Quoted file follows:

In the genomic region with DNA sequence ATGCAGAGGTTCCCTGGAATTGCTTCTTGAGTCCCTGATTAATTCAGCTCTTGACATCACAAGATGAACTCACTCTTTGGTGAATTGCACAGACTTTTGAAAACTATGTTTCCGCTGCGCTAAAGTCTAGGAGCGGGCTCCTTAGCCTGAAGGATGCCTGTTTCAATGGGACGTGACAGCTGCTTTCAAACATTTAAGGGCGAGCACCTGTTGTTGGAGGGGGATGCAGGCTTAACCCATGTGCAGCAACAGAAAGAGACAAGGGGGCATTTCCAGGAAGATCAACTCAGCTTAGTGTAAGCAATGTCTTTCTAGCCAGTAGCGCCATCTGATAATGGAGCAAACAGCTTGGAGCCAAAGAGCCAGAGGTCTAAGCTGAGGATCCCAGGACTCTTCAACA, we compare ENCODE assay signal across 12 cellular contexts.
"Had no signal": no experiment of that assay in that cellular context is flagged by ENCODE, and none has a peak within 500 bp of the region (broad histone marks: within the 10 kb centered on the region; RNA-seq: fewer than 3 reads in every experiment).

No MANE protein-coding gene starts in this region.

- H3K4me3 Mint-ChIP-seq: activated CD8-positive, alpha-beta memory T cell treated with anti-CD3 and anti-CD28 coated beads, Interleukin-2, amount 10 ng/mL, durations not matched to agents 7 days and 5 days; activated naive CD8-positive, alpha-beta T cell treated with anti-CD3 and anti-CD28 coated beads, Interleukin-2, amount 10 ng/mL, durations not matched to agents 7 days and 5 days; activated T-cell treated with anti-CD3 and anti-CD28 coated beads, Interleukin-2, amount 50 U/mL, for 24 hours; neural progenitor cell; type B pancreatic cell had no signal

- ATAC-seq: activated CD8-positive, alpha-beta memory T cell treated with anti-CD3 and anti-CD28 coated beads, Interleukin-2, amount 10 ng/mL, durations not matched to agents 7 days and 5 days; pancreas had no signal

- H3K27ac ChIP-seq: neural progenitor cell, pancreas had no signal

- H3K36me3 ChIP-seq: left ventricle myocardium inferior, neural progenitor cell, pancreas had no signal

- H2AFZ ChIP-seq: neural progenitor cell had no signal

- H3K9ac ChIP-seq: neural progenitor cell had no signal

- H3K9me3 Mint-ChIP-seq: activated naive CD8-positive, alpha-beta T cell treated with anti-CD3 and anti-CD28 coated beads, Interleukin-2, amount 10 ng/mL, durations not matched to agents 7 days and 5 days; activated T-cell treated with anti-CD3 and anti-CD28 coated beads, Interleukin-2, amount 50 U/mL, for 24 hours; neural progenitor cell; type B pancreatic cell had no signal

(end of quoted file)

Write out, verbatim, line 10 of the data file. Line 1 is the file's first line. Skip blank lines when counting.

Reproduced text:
- H3K9me3 Mint-ChIP-seq: activated naive CD8-positive, alpha-beta T cell treated with anti-CD3 and anti-CD28 coated beads, Interleukin-2, amount 10 ng/mL, durations not matched to agents 7 days and 5 days; activated T-cell treated with anti-CD3 and anti-CD28 coated beads, Interleukin-2, amount 50 U/mL, for 24 hours; neural progenitor cell; type B pancreatic cell had no signal